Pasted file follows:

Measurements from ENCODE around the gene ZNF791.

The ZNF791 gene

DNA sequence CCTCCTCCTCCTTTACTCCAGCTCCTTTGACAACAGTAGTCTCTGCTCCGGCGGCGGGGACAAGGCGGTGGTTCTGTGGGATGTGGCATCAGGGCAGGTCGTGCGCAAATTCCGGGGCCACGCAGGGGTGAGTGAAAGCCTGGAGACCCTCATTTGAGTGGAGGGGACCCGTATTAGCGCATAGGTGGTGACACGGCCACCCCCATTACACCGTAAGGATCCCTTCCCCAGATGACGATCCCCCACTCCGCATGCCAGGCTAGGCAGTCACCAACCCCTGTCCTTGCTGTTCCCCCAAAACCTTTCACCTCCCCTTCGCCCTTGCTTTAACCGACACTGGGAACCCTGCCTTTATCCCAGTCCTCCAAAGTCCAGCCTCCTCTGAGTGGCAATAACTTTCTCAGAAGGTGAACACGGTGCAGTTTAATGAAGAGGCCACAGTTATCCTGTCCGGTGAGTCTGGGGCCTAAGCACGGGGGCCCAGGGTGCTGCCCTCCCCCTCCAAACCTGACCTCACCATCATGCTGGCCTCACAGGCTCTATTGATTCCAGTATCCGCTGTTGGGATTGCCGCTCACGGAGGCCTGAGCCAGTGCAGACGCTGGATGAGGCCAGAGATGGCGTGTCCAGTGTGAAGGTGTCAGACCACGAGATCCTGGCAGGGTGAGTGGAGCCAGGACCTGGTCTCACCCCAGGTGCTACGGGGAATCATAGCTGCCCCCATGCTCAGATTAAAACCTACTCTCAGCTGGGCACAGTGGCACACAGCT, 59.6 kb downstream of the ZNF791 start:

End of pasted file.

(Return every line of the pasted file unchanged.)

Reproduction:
Measurements from ENCODE around the gene ZNF791.

The ZNF791 gene

DNA sequence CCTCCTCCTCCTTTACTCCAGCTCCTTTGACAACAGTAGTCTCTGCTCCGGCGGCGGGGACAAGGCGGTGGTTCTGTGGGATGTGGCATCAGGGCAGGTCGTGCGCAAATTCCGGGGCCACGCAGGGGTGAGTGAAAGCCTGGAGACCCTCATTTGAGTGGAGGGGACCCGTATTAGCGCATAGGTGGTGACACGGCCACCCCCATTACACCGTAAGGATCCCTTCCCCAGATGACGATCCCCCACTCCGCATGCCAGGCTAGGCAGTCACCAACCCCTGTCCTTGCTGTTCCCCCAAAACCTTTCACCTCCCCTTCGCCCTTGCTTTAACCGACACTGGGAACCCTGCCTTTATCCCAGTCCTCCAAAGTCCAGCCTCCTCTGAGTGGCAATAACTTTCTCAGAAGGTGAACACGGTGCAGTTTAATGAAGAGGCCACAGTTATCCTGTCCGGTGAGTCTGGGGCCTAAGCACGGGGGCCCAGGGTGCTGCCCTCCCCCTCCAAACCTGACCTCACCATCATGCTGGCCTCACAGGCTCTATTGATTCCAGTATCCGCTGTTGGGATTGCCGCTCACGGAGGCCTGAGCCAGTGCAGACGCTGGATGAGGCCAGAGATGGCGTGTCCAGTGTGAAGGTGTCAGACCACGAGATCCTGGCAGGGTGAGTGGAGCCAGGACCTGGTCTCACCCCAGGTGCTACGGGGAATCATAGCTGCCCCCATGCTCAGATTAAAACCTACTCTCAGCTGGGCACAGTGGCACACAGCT, 59.6 kb downstream of the ZNF791 start: